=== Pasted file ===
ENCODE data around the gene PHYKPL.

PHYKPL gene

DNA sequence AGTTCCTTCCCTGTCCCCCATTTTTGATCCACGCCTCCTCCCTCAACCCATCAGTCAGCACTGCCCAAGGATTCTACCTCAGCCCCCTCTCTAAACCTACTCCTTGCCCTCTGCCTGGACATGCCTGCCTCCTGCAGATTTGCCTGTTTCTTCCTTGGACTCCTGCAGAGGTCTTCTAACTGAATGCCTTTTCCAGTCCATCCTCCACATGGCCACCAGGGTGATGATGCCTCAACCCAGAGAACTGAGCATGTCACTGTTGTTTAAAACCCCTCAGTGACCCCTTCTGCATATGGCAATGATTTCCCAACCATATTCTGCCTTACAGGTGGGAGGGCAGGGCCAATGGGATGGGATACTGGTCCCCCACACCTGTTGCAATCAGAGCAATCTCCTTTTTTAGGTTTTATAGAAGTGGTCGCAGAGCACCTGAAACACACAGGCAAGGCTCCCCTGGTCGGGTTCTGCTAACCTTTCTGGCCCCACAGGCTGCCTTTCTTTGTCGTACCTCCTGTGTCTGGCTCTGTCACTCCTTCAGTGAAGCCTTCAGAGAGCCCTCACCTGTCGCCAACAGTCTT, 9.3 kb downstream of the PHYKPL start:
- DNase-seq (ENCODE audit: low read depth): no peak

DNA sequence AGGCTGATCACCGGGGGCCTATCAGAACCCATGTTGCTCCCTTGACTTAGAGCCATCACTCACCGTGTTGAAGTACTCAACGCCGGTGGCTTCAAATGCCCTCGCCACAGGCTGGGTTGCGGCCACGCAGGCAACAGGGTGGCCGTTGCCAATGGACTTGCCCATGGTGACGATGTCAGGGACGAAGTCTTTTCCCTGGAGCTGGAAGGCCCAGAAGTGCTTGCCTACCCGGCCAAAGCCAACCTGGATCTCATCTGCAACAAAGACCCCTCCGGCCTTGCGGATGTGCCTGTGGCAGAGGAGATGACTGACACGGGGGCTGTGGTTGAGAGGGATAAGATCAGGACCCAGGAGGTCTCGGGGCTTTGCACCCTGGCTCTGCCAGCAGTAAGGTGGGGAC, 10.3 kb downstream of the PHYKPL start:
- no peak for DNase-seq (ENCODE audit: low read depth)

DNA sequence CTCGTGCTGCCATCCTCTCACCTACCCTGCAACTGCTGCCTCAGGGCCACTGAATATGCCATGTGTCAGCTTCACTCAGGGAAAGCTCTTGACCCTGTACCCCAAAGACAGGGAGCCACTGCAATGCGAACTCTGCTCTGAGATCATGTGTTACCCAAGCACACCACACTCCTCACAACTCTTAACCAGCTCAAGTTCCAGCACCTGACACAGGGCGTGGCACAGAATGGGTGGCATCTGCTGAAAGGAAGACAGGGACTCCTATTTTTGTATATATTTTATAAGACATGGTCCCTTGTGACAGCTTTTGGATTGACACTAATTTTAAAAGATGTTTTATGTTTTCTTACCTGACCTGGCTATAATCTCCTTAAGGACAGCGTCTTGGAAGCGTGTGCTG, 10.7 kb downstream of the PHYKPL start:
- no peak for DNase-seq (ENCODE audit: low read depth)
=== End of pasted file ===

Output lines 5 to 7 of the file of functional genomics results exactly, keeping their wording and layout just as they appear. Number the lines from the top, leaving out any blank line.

DNA sequence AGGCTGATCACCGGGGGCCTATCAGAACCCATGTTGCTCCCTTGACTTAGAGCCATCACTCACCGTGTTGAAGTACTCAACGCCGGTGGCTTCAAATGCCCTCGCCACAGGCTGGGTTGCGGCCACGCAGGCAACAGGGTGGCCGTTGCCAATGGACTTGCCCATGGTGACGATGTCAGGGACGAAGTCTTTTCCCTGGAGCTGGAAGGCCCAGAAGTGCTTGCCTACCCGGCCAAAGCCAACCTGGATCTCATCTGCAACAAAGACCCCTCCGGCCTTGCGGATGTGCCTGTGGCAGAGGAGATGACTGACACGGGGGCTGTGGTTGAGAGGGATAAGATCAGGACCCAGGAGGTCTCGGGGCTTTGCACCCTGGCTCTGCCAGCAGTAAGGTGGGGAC, 10.3 kb downstream of the PHYKPL start:
- no peak for DNase-seq (ENCODE audit: low read depth)

DNA sequence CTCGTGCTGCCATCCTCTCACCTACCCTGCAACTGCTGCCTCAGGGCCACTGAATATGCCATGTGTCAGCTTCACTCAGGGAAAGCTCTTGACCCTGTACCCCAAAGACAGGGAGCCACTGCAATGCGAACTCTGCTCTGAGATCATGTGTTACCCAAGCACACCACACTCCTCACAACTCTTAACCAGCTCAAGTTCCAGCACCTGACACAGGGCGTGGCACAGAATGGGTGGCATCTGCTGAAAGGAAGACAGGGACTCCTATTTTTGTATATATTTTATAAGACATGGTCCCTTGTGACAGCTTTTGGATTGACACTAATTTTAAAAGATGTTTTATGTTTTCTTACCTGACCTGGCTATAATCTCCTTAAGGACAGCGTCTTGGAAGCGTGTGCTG, 10.7 kb downstream of the PHYKPL start: